The recent death of an elderly North Jersey man who had contracted Powassan virus after a tick bite has stirred public concern over the rare, incurable and sometimes deadly disease.
When 80-year-old Hampton resident Armand Desormeaux died on May 16, his death became just the second in New Jersey associated with Powassan since the virus was first found in the state in 2013.
Desormeaux had been gardening when he was bit by a tick on April 15, according to a New Jersey Herald report. It is unclear if the Powassan virus directly caused Desormeaux’s death.
But Desormeaux is not the only recent Powassan-linked death in the region. In Stockertown, Pennsylvania, about 40 miles south and across the Delaware River from Hampton, 69-year-old Ron Smith was killed by the virus in December.
Anita Smith, Ron’s wife, told NJ Advance Media that her husband was hospitalized the day after Thanksgiving. Ron remained under constant medical care for weeks until he died on December 18. Through it all, Anita said he “didn’t have a clue” what was happening to him.
Anita said the Pennsylvania Department of Health later notified her that her husband had been diagnosed with Powassan.
The agency declined to comment on Ron Smith’s death, citing patient privacy, but did confirm that there was one reported case of Powassan last year in Northampton County, where he lived.
Like Desormeaux’s death, it is hard to know if Powassan was directly responsible for Ron’s death. But Anita believes the virus is to blame.
“He wasn’t sick coming into this thing,” Anita said. “The [virus] killed him.”
It’s hard to know if that region of Northwestern New Jersey and Eastern Pennsylvania is conducive to higher rates of Powassan, said Alvaro Toledo, a tick-borne disease expert at Rutgers.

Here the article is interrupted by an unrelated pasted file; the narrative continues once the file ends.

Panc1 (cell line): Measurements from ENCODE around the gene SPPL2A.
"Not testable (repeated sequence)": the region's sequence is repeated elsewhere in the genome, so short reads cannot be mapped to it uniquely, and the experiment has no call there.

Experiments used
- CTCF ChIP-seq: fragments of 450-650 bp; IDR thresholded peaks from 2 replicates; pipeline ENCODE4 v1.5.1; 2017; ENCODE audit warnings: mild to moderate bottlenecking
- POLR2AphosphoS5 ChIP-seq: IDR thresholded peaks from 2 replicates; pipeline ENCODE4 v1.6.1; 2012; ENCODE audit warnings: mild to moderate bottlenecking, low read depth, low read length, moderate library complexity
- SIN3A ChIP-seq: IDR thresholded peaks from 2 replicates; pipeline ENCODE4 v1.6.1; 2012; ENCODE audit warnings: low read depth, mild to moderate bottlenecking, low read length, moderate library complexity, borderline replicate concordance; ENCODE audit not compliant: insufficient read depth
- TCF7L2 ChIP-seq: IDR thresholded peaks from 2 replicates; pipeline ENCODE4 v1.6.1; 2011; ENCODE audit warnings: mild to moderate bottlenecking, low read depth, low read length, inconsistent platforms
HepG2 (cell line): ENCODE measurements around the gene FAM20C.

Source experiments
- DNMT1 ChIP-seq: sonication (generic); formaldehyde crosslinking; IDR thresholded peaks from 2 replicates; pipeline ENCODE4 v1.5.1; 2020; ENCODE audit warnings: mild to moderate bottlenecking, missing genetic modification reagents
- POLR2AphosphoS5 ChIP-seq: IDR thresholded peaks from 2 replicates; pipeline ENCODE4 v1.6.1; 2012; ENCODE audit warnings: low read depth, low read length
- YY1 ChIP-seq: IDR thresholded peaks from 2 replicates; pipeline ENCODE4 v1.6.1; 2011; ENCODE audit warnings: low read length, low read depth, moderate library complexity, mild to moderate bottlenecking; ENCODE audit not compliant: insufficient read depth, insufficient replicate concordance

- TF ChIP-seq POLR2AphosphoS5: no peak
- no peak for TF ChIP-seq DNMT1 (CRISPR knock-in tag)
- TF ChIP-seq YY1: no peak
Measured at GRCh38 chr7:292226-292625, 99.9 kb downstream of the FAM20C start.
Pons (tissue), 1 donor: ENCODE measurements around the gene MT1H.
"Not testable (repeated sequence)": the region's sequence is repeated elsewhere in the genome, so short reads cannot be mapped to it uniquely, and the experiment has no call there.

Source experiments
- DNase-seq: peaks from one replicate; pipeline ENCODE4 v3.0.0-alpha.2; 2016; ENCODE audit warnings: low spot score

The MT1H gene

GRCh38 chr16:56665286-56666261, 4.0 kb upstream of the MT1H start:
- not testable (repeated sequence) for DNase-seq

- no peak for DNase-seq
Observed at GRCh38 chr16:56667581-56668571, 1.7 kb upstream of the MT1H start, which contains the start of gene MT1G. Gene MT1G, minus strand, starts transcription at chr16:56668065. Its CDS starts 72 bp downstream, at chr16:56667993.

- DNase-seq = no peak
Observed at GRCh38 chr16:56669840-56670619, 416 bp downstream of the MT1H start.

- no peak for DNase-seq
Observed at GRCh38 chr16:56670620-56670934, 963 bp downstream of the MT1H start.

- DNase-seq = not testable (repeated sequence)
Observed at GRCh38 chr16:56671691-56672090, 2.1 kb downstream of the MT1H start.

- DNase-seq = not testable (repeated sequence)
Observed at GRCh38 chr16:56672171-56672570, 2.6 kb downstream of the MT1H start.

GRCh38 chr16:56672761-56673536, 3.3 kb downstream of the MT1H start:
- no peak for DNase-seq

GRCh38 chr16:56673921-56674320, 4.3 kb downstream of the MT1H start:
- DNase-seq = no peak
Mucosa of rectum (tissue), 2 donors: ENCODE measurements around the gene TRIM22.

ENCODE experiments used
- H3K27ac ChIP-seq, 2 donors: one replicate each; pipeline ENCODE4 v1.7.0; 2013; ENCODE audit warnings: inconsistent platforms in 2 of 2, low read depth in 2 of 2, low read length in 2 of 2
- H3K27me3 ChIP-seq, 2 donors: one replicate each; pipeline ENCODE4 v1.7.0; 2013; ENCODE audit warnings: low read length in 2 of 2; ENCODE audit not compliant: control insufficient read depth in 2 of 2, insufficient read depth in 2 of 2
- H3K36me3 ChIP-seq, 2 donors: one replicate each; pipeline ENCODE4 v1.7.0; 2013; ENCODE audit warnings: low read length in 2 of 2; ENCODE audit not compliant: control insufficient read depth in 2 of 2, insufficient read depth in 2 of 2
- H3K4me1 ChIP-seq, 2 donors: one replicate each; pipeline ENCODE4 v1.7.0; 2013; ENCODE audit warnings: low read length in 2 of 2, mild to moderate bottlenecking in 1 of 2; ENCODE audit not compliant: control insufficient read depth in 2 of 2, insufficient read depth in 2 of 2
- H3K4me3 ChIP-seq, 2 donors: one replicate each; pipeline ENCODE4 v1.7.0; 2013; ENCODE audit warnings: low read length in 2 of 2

Toledo did say that there has been an increase in the number of reported Powassan cases nationwide in recent years, but he said there’s a good chance that’s because doctors are getting better at spotting the disease.
“You have to recognize the disease in order to diagnose it,” Toledo said. “If there is suspicion, people tend to test and report more.”
Following Desormeaux’s death and a second confirmed Powassan case in Sussex County this year, the New Jersey Department of Health has recommended that clinicians statewide consider the virus when diagnosing patients, according to spokeswoman Donna Leusner.
Powassan was first found in New Jersey in 2013, when the disease caused the death of a Warren County woman. Since then, there have been nine confirmed cases of the disease in the Garden state according to Leusner. Of those cases, six have been in Sussex County while Warren, Morris and Essex counties have had one case each.
Powassan virus — which was first identified in Powassan, Ontario in 1958 — affects the central nervous system and can cause swelling of the brain, according to the Centers for Disease Control and Prevention. The virus is fatal for about 10% of people who contract it. About half of survivors are left with permanent neurological problems, including recurrent headaches and memory loss.
The virus is carried by two ticks in New Jersey: Blacklegged (or deer) ticks and woodchuck ticks. The blacklegged ticks are the main concern because they are widespread in the state and frequently bite people. Woodchuck ticks, on the other hand, rarely bite humans.
A tick must actually bite to spread Powassan, Sussex County Health Office Jim McDonald said. The disease cannot spread from person to person.
Many people infected with the Powassan virus do not develop any symptoms, according to the Sussex County Division of Health, but those that do may experience the following:
- Loss of coordination
- Trouble speaking
- Memory loss
- Swelling of the membranes that surround the brain and spinal cord (meningitis)
- Swelling of the brain (encephalitis)
There is no vaccine for Powassan, and there is no treatment for the disease once it is contracted.
“It’s up to your immune system to get rid of it,” Toledo said.
Experts like Toledo and McDonald stress that the most important thing people can do to protect against tick bites is to wear long pants and long sleeves — and use bug repellent — when heading into the woods.
Since her husband’s death, Anita has taken new steps to try and manage ticks on her five-acre property. She keeps the lawn cut short, especially near wooded areas. And she’s thinking about getting chickens, because the birds eat ticks.
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